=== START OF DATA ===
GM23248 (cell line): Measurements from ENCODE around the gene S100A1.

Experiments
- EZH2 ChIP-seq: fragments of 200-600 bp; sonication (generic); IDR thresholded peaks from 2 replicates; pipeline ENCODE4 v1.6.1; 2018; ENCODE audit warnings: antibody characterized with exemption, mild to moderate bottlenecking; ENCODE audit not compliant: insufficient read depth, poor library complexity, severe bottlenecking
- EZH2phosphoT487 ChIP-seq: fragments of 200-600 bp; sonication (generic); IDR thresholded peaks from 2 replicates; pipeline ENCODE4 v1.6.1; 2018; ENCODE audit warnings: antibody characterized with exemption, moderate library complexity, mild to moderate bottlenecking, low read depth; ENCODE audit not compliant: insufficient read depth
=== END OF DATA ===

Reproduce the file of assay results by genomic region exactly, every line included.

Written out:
GM23248 (cell line): Measurements from ENCODE around the gene S100A1.

Experiments
- EZH2 ChIP-seq: fragments of 200-600 bp; sonication (generic); IDR thresholded peaks from 2 replicates; pipeline ENCODE4 v1.6.1; 2018; ENCODE audit warnings: antibody characterized with exemption, mild to moderate bottlenecking; ENCODE audit not compliant: insufficient read depth, poor library complexity, severe bottlenecking
- EZH2phosphoT487 ChIP-seq: fragments of 200-600 bp; sonication (generic); IDR thresholded peaks from 2 replicates; pipeline ENCODE4 v1.6.1; 2018; ENCODE audit warnings: antibody characterized with exemption, moderate library complexity, mild to moderate bottlenecking, low read depth; ENCODE audit not compliant: insufficient read depth